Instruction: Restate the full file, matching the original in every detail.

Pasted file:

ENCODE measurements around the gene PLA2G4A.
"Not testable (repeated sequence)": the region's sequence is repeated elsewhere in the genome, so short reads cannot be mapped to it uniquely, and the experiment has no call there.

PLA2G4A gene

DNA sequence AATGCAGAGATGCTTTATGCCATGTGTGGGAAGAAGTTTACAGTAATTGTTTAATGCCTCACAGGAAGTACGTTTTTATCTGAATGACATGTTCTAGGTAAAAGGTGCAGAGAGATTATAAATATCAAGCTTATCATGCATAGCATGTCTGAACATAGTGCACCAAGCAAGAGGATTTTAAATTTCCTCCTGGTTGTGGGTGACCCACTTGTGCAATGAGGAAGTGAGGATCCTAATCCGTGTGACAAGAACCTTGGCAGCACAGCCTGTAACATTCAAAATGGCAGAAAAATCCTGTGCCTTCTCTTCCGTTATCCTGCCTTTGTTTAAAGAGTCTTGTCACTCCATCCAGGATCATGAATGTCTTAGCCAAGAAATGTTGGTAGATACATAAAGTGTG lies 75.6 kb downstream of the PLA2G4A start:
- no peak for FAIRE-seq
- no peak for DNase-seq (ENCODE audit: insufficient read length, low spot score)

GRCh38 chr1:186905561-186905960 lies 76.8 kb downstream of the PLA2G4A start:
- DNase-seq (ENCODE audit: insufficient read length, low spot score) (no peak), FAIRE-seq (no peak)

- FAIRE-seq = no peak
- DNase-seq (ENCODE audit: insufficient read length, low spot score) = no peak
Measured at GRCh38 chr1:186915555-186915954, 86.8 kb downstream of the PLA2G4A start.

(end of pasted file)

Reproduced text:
ENCODE measurements around the gene PLA2G4A.
"Not testable (repeated sequence)": the region's sequence is repeated elsewhere in the genome, so short reads cannot be mapped to it uniquely, and the experiment has no call there.

PLA2G4A gene

DNA sequence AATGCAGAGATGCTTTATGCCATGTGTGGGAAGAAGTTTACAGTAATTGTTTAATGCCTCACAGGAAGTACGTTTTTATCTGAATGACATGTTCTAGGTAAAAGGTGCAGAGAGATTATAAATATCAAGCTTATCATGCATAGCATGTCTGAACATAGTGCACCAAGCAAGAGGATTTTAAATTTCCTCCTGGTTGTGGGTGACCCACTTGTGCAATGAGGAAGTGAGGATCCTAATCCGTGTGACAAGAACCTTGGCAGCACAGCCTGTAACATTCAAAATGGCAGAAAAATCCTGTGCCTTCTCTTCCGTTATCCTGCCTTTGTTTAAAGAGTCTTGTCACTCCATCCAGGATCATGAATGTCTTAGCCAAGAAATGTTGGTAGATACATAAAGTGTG lies 75.6 kb downstream of the PLA2G4A start:
- no peak for FAIRE-seq
- no peak for DNase-seq (ENCODE audit: insufficient read length, low spot score)

GRCh38 chr1:186905561-186905960 lies 76.8 kb downstream of the PLA2G4A start:
- DNase-seq (ENCODE audit: insufficient read length, low spot score) (no peak), FAIRE-seq (no peak)

- FAIRE-seq = no peak
- DNase-seq (ENCODE audit: insufficient read length, low spot score) = no peak
Measured at GRCh38 chr1:186915555-186915954, 86.8 kb downstream of the PLA2G4A start.